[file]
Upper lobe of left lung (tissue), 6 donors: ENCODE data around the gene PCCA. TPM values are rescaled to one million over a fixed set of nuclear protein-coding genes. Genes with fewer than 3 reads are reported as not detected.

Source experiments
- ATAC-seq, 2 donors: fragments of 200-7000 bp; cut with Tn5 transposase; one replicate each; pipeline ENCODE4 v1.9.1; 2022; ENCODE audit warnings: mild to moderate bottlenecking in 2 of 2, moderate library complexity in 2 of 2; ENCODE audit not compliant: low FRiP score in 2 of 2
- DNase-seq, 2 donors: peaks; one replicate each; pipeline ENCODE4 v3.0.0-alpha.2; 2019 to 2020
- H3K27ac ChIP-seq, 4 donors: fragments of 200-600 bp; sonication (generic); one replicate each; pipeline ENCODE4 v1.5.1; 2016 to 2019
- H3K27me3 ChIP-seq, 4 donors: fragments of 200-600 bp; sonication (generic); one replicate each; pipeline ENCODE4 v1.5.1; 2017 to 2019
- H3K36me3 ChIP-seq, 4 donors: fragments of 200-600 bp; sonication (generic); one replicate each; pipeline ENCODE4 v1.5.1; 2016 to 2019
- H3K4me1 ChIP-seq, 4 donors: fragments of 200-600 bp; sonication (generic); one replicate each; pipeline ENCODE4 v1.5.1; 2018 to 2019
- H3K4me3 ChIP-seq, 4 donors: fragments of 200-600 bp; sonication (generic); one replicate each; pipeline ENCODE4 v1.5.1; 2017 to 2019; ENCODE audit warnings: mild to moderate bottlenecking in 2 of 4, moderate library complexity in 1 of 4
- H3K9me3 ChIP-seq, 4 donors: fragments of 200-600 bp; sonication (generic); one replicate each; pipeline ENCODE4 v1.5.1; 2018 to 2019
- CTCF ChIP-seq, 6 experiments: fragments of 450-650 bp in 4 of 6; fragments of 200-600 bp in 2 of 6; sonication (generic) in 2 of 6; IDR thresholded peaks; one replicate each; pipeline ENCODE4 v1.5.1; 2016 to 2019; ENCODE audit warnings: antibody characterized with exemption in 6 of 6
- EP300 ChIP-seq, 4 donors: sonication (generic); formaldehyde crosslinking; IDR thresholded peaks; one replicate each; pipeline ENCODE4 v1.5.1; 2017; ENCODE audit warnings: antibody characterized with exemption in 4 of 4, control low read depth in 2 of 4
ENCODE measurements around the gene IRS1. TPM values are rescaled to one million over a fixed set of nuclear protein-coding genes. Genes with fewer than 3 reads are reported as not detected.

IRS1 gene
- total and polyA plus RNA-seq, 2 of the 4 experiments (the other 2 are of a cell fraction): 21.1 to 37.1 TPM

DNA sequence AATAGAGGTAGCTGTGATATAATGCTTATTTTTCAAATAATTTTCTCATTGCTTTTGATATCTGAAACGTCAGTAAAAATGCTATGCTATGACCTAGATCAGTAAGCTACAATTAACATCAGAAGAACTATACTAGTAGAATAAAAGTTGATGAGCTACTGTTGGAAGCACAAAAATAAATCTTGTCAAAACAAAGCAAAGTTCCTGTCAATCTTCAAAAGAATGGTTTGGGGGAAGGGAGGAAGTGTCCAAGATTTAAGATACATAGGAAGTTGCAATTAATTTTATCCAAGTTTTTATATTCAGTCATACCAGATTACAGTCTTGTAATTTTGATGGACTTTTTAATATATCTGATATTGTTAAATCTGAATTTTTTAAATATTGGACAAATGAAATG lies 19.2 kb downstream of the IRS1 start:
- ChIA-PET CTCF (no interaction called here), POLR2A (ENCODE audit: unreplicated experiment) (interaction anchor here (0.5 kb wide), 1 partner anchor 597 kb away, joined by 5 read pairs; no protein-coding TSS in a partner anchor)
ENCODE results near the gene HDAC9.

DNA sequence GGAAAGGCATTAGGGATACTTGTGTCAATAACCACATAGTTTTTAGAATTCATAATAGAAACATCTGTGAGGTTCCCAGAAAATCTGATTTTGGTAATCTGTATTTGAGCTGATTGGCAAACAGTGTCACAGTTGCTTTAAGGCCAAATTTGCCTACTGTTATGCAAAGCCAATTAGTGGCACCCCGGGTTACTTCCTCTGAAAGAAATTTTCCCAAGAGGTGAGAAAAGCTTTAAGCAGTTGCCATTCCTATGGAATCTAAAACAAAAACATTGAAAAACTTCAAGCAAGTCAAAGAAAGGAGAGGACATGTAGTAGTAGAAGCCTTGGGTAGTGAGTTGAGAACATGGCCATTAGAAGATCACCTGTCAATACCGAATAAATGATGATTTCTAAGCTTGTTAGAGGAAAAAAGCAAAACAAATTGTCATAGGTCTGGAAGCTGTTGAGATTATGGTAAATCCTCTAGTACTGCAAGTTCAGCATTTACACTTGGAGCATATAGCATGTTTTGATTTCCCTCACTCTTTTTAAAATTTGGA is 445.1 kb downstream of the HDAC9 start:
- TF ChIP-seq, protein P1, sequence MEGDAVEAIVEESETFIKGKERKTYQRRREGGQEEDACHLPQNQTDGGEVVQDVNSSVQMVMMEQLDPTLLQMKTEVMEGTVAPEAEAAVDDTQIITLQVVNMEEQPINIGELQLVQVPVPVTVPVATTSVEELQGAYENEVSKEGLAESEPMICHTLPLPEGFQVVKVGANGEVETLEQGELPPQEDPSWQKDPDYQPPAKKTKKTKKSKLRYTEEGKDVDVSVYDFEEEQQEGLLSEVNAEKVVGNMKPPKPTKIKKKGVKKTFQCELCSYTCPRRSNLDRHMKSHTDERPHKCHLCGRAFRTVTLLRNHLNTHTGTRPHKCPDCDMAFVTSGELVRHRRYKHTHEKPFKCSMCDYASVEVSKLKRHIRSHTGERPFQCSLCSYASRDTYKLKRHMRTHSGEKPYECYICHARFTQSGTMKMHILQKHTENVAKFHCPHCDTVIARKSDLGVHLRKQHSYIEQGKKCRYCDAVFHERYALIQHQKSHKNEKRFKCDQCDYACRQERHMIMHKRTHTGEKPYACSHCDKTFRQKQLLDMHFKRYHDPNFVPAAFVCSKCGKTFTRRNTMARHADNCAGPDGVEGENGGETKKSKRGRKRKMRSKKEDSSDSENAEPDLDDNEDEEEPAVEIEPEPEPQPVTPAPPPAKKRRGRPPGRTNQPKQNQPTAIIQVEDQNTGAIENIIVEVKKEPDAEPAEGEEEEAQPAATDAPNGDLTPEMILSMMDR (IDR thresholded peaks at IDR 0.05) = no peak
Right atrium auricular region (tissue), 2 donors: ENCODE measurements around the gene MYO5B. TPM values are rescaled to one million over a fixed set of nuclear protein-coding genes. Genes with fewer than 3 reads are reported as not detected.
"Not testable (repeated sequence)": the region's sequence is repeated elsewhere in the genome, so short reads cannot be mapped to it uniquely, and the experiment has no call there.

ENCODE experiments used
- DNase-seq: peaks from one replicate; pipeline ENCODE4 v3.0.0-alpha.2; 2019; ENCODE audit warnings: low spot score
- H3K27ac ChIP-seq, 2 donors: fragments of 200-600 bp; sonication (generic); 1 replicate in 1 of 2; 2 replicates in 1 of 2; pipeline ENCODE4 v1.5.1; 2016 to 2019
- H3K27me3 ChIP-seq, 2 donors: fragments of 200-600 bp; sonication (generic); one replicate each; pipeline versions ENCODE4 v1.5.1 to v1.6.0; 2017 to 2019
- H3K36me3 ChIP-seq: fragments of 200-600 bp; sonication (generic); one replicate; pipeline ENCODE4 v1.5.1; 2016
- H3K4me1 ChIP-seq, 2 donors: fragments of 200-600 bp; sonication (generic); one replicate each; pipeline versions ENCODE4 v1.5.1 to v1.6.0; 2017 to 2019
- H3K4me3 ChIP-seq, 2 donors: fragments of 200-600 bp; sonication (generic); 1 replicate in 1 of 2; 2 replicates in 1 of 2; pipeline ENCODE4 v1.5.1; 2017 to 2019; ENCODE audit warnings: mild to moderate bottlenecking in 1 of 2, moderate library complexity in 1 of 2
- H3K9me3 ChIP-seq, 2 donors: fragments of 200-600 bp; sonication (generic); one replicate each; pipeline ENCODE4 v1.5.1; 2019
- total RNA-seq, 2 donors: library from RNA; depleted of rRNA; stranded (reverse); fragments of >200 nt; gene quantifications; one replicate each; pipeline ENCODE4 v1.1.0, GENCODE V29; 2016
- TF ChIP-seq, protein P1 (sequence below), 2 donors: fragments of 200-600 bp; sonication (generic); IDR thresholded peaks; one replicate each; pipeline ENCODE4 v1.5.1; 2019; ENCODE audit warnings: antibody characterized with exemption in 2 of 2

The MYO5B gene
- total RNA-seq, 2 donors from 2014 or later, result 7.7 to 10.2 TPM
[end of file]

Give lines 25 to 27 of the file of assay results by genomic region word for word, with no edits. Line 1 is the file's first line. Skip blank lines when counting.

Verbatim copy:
- H3K27ac ChIP-seq, 2 donors: fragments of 200-600 bp; sonication (generic); 1 replicate in 1 of 2; 2 replicates in 1 of 2; pipeline ENCODE4 v1.5.1; 2016 to 2019
- H3K27me3 ChIP-seq, 2 donors: fragments of 200-600 bp; sonication (generic); one replicate each; pipeline versions ENCODE4 v1.5.1 to v1.6.0; 2017 to 2019
- H3K36me3 ChIP-seq: fragments of 200-600 bp; sonication (generic); one replicate; pipeline ENCODE4 v1.5.1; 2016